Some ways to understand your vision and reach it.

How many of us have had clear artistic goals since childhood?
I’m one of those kids who decided out loud and in front of relatives at age three that she was going to be an artist when she grew up.
Okay before I wanted to be an artist, I aspired to be an archaeologist, a missionary, a writer.
The point is that beyond canvases and brushes, no one tells you how to become an artist.
It’s not a specific profession like being a doctor, engineer, biologist, astronomer, teacher.
Dreams and goals are a big magma within which you imagine you want to be an artist.

What is Vision.

The point is that your vision, that is, the set of values, aspirations and ideals that will accompany you in life until you reach your goal, is a constant and continuous work that you have to focus on as you understand who you are, what you want and where you want to go.

How to define your Vision.

Get a journal and start writing down the top goals you’d like to achieve.
Let me give you an example.
I wanted to be an artist.
But if that was the end goal, I began to wonder what kind of artist I wanted to be.
Over the years I’ve learned different sculpting techniques and I’ve come to the conclusion that I like modeling synthetic pastes or clay better than sculpting wood.

In high school I wasn’t good at it, I hated those glazes of color. Then I discovered watercolor pencils and gave myself a chance.
This is to say:

  • You figure out intermediate goals often by discarding what you don’t like.
  • You have to give yourself time to figure out what you really like.
  • You must always look for new ways to enrich your choice.

Actions toward the Vision.

Actions toward the Vision.

At this point, every day you have to take at least one small action to focus on micro-goals while also adding a determining context.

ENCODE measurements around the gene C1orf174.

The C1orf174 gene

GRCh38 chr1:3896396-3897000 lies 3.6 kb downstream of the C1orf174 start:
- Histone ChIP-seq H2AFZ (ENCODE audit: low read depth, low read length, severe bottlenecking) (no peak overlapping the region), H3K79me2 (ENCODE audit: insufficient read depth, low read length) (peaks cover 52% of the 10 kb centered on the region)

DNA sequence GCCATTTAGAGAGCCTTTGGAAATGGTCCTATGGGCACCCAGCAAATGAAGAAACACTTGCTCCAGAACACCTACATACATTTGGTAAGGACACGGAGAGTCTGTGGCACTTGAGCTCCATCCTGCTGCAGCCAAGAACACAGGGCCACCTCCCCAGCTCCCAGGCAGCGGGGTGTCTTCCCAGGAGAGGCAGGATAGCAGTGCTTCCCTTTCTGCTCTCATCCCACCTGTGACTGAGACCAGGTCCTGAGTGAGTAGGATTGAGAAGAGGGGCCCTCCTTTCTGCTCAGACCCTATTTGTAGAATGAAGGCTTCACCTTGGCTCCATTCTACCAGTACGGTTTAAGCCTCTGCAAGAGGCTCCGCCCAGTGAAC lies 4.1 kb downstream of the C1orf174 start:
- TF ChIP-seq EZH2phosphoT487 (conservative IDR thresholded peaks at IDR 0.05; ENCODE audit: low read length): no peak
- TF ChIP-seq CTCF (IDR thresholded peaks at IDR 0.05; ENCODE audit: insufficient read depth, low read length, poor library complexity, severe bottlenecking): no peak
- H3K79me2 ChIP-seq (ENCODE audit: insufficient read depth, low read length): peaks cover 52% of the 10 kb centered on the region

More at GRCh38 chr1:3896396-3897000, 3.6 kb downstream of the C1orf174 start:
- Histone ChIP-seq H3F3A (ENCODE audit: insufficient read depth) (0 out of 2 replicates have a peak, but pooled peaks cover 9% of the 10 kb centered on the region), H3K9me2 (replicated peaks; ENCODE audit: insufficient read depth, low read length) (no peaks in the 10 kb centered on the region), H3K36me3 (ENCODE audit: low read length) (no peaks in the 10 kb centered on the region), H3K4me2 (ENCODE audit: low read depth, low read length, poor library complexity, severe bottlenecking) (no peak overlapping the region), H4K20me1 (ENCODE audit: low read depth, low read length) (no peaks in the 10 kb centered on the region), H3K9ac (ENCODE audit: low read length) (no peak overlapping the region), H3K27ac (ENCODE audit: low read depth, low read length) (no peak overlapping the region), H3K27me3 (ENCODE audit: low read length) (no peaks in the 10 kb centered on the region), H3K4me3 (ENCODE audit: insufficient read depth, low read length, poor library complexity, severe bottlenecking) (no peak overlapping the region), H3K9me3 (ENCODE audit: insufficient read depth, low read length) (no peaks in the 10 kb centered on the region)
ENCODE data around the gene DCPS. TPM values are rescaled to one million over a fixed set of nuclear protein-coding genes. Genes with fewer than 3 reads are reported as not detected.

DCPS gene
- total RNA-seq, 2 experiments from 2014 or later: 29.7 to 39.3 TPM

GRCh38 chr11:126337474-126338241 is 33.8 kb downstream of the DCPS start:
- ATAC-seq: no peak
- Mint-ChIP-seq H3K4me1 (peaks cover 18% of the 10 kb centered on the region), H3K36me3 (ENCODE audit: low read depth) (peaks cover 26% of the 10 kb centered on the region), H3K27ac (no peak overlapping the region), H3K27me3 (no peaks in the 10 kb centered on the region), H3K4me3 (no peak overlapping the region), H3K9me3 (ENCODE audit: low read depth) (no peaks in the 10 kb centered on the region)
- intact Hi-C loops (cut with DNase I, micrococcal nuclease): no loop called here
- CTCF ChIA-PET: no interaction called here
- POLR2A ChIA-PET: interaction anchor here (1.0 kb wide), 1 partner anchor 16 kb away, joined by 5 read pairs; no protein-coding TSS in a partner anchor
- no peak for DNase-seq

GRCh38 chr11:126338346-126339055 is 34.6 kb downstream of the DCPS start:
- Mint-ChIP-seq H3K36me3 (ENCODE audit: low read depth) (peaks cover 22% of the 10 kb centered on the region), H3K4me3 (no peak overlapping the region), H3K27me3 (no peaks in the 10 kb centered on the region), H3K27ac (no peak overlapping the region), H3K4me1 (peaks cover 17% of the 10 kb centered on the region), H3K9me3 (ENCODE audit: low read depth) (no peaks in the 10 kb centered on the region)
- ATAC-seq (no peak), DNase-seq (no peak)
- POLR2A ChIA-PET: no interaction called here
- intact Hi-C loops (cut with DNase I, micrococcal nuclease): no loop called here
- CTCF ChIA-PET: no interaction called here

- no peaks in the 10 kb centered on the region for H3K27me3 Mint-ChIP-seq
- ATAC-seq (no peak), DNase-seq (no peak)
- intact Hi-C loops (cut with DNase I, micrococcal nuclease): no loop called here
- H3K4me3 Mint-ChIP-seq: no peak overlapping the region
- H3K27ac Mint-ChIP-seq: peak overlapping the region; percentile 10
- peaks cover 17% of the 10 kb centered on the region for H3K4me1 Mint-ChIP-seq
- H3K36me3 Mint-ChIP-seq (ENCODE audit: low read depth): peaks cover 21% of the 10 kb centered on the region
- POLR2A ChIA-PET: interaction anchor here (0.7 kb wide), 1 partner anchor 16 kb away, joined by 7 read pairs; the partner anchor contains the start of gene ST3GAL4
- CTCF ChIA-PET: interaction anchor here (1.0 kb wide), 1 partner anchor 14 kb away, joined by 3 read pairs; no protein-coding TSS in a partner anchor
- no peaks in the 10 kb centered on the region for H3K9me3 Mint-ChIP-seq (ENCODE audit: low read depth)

What values do you pursue in your final dream?
For me, among the five determining values there is definitely the search for beauty and its expression in every form and one thing that is crucial for me: irony.
Irony allows me to create not only paintings, but also illustrations for magazines and book covers and this collateral passion was born after I started drawing cartoons for my facebook page (now transferred to instagram).
If my goal is to be a visual artist, drawing ironic cartoons about the difficulties of artists is a way to express myself, to make myself known and to emphasize the values of honesty, transparency, beauty (along with many others) through drawing.

Recognize the steps forward toward your goal.

Because there is a long road ahead of any affirmation, there will be times when you feel like you are not taking a step forward.
Getting to actualize your goals is not easy but neither is it linear.
The path is winding.
You may work for months without perceiving any step forward and then something will happen that will make you move forward in a very fast way.
It can be an award won, an article about you, something you sell, a particularly active word of mouth, a brilliant idea.
Don’t just rely on that but feel the success and celebrate it.
Write it down in your journal for those moments of discouragement.
But I also recommend a simple and effective exercise.
Each night remember at least three positive things that have happened to you.
Often we only remember the big events and the small events we discard. And we have the perception that nothing ever happens in our lives.